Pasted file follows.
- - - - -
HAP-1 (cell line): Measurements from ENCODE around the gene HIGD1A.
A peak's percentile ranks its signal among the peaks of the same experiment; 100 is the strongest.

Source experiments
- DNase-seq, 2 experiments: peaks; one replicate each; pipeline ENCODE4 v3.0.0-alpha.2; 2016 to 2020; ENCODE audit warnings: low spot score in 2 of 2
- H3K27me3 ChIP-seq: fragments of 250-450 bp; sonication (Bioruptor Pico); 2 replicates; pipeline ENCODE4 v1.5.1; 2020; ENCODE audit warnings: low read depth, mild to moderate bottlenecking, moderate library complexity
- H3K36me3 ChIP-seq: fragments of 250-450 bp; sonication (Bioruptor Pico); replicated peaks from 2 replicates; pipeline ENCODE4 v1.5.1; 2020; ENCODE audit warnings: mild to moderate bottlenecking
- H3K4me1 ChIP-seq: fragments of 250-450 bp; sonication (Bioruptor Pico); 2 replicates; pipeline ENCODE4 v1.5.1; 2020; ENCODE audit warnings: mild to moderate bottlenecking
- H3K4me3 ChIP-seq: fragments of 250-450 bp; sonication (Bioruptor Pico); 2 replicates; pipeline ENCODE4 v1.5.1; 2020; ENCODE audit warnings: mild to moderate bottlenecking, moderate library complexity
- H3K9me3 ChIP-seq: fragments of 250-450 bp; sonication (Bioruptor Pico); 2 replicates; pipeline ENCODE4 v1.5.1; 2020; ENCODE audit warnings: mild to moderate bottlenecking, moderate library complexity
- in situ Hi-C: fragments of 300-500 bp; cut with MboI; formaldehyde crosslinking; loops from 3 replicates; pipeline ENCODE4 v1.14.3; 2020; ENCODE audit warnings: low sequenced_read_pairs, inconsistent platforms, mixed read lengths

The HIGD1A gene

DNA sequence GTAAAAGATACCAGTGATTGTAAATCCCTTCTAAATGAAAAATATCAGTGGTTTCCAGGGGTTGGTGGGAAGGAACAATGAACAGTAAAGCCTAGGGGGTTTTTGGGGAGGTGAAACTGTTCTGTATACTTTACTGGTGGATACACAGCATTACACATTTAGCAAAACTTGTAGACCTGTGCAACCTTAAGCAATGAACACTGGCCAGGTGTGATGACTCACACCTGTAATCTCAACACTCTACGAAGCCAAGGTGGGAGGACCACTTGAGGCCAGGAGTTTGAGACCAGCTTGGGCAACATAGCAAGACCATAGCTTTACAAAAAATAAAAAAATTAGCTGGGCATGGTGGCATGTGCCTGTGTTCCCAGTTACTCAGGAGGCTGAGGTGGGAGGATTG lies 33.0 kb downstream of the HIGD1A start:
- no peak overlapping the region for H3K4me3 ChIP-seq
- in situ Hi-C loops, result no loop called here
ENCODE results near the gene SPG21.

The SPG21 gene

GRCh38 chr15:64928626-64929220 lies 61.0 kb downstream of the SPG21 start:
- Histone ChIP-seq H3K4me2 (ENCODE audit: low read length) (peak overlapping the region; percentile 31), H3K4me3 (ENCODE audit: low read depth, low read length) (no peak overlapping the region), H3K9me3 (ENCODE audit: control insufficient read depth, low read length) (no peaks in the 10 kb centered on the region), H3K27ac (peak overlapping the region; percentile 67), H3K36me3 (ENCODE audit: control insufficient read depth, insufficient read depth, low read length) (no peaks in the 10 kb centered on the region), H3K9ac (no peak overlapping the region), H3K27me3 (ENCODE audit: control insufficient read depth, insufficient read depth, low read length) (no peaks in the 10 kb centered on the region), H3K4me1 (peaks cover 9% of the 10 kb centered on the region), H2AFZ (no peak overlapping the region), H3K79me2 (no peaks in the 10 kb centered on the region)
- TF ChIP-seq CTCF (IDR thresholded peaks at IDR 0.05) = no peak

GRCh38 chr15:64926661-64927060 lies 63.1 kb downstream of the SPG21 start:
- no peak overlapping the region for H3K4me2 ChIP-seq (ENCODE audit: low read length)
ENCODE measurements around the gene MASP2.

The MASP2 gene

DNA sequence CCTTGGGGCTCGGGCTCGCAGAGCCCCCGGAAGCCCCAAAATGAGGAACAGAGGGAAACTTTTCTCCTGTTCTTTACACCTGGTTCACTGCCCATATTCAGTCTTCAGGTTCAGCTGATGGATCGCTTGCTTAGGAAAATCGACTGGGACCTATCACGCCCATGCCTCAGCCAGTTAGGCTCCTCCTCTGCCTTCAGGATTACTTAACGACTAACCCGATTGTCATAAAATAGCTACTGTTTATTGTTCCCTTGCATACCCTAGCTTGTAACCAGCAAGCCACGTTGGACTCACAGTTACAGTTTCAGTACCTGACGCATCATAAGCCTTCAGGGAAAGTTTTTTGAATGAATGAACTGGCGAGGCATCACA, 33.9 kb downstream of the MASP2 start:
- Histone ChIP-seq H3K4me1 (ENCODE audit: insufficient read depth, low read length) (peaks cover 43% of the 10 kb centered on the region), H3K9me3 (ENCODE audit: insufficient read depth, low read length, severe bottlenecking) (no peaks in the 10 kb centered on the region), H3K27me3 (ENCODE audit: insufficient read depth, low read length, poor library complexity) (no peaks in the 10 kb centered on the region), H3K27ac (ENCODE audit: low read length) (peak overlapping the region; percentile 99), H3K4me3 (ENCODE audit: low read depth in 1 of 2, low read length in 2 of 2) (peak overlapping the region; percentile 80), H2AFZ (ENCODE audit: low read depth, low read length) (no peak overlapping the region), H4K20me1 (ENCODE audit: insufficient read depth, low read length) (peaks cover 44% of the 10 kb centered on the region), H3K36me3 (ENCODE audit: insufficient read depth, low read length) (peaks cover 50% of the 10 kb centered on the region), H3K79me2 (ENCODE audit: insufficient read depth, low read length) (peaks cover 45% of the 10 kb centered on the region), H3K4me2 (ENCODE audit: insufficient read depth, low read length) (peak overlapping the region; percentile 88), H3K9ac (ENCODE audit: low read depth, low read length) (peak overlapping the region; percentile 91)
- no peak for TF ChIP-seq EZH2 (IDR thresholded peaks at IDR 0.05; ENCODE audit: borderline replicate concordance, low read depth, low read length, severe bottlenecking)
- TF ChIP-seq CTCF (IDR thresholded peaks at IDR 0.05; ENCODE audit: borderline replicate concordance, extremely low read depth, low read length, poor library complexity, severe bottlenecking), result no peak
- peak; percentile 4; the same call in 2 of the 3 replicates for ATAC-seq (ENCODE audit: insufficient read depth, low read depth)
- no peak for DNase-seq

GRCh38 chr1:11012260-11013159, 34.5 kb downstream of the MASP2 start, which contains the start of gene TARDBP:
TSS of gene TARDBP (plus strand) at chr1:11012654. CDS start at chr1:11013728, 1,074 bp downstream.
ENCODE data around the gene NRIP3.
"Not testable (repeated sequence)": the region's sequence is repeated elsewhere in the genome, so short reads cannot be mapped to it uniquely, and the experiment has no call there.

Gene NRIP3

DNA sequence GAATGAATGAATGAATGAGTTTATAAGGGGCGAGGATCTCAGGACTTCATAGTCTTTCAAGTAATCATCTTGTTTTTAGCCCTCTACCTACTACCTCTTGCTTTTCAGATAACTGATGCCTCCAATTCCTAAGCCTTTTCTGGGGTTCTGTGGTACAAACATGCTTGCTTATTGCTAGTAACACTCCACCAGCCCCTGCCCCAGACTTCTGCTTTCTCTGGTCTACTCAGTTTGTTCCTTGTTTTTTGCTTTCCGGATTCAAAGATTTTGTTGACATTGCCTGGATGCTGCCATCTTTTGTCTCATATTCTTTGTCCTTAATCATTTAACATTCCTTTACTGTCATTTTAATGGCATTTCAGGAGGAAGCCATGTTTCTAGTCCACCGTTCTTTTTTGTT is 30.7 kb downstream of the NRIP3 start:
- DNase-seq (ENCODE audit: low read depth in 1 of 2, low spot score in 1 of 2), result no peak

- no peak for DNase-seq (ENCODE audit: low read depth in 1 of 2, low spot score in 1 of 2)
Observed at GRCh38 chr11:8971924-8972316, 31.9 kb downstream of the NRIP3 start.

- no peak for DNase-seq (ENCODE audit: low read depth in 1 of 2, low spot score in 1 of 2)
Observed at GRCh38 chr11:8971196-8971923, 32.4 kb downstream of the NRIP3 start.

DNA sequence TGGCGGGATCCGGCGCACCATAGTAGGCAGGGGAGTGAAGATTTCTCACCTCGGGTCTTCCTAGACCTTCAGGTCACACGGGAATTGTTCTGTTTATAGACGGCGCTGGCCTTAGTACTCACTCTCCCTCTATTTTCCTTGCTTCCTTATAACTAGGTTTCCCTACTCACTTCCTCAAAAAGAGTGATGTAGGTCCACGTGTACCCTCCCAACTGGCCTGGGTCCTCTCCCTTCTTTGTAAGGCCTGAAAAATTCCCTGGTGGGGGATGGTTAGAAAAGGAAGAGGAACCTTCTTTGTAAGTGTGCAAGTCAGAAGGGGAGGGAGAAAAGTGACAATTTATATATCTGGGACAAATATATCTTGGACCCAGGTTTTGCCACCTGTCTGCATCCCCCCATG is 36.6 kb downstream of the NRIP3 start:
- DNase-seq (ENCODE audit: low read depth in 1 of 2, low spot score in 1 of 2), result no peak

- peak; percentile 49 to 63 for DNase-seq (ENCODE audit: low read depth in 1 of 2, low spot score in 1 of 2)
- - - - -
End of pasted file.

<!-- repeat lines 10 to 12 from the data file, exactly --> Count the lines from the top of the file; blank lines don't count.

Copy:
- in situ Hi-C: fragments of 300-500 bp; cut with MboI; formaldehyde crosslinking; loops from 3 replicates; pipeline ENCODE4 v1.14.3; 2020; ENCODE audit warnings: low sequenced_read_pairs, inconsistent platforms, mixed read lengths

The HIGD1A gene

DNA sequence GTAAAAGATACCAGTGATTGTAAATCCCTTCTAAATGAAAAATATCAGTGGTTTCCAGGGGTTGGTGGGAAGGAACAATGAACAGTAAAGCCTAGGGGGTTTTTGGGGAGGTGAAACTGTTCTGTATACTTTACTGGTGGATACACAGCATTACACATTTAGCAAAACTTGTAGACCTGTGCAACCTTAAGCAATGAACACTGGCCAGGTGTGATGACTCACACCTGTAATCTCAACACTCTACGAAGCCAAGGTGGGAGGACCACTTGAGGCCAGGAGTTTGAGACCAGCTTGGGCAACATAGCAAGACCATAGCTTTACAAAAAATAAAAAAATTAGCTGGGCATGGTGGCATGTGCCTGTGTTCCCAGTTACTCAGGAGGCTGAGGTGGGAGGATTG lies 33.0 kb downstream of the HIGD1A start: